The last time I went to Wales I was 12 years old and it rained every day. It's hardly surprising then that I didn't return to the land of the valleys for another two decades. Now, however, I've become a Welsh convert.
In the old days - before children - holidays meant relaxation.
Once upon a time my husband and I worried about the time hotel breakfasts finished (could we really make it down by 10.30?). These days we worry that they start too late (no food until 7.30? What are we to do for the two hours before that?).
Nowadays the lure of a spa and Jacuzzi are less likely to tempt us - instead we look for child-friendly activities, pleasant staff and children's food consisting of more than just fish fingers.
This trip was to be our first as a family of four. Our daughter, aged three and a half, had been away with us before, but it was an entirely new adventure for our four-month-old son.
We decided to stay in the UK because trying to get buggies, sterilisers and all the other baby paraphernalia on an aeroplane seemed likely to kill us. Scotland was too far and we have already "done" various parts of England. So Wales it was.
By the time we pulled up at the glorious Vale hotel, just outside Cardiff, the baby had become car-phobic. But he soon recovered. As did we all. The hotel was simply fantastic. Our family room was more than big enough (although more cupboard space or hooks for hanging up all the coats and bags that accompany two children would have been welcome) and it was very quiet.
We felt that even if our son decided to scream, he would be unlikely to upset anyone - which is vital when you stay in a hotel with children.
The hotel staff were incredibly friendly and the facilities marvellous. We took our son swimming for the first time, took our daughter to supper in one of the restaurants as a special treat (she was angelic) and rejoiced in the wonders of baby listening - which meant we could spend supper together the other two evenings.
In the interests of research - and obviously not because we wanted a few hours off - our daughter even tried out the creche, and thoroughly enjoyed herself.
There were lovely grounds, a good choice of restaurants, and various other activities, including tennis, squash and touch rugby, for children of all ages.
The Vale also had a lovely atmosphere. It is upmarket, but not snobbish, and very well-equipped, not just for families, but particularly for sports with two golf courses. And there is also a delightful spa, offering everything from facials to massages Our first day began bright and early (a forerunner of the entire stay). The baby woke his sister up at 5.30am and, as she refused to go back to sleep, we decided to get going sooner rather than later. After a delicious breakfast we set out to explore, and a short drive brought us to beautiful Cardiff Bay. This area has been transformed in the last few years, and is grandly described by the Welsh Tourist Board as "Europe's largest waterfront regeneration".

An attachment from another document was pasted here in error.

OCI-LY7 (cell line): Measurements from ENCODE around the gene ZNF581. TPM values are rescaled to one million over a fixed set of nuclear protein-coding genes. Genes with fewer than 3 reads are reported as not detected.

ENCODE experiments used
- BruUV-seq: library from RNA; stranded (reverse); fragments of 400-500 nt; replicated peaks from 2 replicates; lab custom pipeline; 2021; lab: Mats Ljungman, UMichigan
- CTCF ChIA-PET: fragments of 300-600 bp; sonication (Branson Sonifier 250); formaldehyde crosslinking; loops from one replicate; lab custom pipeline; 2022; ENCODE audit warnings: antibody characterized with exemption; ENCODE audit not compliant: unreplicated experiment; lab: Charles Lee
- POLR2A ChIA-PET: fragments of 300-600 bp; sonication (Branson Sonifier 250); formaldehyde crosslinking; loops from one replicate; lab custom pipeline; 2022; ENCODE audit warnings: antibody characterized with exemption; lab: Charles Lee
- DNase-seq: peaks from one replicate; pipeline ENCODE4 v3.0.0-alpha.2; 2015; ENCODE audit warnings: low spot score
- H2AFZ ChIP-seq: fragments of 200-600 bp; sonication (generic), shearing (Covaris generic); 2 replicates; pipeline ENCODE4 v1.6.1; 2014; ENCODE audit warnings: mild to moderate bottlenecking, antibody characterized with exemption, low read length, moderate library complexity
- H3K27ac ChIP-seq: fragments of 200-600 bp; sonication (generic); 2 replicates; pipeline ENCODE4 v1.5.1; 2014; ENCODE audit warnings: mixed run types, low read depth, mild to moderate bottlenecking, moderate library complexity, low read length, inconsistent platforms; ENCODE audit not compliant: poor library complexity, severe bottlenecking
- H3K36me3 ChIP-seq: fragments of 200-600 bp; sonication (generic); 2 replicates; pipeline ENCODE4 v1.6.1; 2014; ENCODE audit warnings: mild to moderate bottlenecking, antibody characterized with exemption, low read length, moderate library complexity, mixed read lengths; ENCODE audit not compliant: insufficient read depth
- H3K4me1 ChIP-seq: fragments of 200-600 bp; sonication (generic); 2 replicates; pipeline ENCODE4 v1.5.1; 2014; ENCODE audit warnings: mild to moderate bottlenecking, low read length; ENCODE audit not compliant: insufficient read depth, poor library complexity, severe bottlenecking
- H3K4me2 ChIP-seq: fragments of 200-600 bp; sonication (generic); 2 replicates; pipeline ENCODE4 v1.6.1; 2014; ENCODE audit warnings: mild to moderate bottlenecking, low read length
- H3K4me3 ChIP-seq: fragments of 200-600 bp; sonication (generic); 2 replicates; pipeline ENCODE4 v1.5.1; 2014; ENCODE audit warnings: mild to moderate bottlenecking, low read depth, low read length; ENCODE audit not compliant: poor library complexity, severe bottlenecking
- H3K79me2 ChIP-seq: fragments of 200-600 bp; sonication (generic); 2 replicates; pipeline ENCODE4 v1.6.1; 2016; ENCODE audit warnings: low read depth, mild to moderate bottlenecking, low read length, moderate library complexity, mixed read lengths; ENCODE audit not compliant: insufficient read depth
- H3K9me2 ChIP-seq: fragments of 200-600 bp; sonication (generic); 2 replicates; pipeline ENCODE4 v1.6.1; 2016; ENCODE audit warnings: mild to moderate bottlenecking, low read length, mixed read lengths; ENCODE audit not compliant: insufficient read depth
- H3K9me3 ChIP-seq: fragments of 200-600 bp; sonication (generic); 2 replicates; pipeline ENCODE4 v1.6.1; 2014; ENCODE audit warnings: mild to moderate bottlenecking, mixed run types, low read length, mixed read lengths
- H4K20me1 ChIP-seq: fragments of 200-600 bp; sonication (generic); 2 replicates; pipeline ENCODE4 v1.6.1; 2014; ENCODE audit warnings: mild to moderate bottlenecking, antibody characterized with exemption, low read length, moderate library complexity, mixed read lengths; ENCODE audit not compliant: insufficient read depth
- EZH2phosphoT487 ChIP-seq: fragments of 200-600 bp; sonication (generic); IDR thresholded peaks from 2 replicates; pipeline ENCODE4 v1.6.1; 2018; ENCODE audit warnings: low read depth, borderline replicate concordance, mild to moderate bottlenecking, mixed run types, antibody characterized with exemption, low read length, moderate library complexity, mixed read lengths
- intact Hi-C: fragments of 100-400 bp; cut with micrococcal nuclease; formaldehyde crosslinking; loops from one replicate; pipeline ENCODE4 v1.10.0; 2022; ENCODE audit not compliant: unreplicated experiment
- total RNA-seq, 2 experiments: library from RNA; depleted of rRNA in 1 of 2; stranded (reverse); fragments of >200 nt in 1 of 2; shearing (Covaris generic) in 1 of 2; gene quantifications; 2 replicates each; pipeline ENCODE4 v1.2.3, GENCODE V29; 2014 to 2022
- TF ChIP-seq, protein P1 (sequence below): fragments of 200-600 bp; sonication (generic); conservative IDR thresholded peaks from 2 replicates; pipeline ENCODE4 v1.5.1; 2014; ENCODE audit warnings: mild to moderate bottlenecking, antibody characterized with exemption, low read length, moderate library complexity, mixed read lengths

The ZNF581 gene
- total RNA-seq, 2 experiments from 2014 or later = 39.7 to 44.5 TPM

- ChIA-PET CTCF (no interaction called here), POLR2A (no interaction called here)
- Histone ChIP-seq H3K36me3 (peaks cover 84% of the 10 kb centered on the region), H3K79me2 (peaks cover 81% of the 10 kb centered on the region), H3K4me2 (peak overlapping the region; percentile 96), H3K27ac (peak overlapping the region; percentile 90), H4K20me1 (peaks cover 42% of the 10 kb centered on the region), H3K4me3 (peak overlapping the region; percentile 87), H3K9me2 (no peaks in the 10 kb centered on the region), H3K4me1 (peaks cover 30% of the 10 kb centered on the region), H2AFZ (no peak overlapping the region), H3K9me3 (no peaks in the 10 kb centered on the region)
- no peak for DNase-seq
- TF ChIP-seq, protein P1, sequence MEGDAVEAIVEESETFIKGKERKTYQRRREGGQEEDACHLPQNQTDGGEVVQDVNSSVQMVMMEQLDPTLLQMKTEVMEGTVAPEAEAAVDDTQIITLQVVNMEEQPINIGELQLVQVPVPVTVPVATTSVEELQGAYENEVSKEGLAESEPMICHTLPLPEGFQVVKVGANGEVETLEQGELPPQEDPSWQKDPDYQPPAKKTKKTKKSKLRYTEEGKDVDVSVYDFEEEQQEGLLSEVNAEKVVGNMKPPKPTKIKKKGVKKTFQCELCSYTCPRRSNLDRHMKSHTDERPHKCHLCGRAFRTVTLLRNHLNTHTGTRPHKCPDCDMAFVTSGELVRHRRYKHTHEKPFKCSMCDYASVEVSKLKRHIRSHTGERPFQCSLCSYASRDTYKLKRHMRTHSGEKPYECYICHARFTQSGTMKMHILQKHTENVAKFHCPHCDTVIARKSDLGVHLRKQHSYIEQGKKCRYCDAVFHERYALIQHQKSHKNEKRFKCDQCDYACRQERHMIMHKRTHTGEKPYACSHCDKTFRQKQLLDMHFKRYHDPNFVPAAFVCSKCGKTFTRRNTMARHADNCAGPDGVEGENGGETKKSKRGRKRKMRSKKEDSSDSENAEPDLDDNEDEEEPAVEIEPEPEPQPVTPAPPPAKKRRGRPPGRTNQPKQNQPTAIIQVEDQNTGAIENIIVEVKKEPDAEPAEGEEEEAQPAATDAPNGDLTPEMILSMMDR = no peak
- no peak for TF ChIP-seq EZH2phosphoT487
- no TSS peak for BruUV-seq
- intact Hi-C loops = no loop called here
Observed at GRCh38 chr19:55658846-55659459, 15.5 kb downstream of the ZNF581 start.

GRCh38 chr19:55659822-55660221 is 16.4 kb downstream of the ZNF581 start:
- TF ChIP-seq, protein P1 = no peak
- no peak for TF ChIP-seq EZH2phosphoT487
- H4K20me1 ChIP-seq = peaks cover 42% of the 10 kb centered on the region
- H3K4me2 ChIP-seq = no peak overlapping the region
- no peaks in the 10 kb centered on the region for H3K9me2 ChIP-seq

However you describe it, it is delightful, clean and full of restaurants, shops and some fabulous buildings (notably the Welsh Millennium Centre), as well as boat tours.
It was tricky forcing ourselves to leave The Vale, but for the second part of the holiday we decided to try self-catering, which had the advantage of separate rooms and simpler mealtimes - although on the downside, you do have to cook yourself.
The Ty Tanglwyst holiday cottages, on a 120-acre working dairy farm, are perfect for a family which loves animals and is happy to get themselves mucky and have fun - remember your wellies!
The owners, John and Liz Lougher, have a herd of 80 pedigree Holstein dairy cows, all bred on the farm and milked twice a day.
So far, they've turned their old farm buildings into three holiday cottages, with another - with wheelchair access - due to be ready by next spring.
We stayed in The Granary, which was very pretty and well equipped, including cots and stairgates, and there was ample room, with three bedrooms (two doubles and a twin), not to mention a sofa bed.
We were also impressed that small items like tea, coffee, washing-up liquid and dishwasher tablets were provided. We have self-catered a lot and it is always frustrating having to buy these minor items.'
Providing them - and the Welsh cakes - for free was certainly a good start, while the sight of cows outside our window thrilled our daughter.
We chose to explore some different areas, starting with nearby Porthcawl, which boasts clean beaches and its own surfing academy.
Following the recommendation of farmer John we made our way to Rest Bay which was gorgeous. The baby lay on a blanket on the sand, while our daughter paddled in the sea and explored the rock pools. She was also fascinated by the number of people surfing, having never seen such a sight before.
On our final day we visited Margam Park and Orangery Gardens, which has extensive grounds, a very pretty castle and, in the summer, a fairytale village for young children.
We then decided to visit Swansea and had a lovely time exploring and enjoying ourselves on the huge, and very quiet, beach. If we hadn't had the children with us, we would probably have dropped into the Dylan Thomas museum as well.
All in all we had a fabulous - if exhausting - time. We packed in so much and yet there seemed so much more we could have done if we'd had more time. The key to any holiday is whether you would go back and we definitely would.
And the weather was great. Most of the time
For further information on holidays in Wales, contact Wales Tourist Board on 0800 915 6567 or visit www.visitwales.co.uk
This article was originally written and syndicated to UK regional and local newspapers by the Press Association.
Labels: Cardiff, family holiday in Wales, holidays in Wales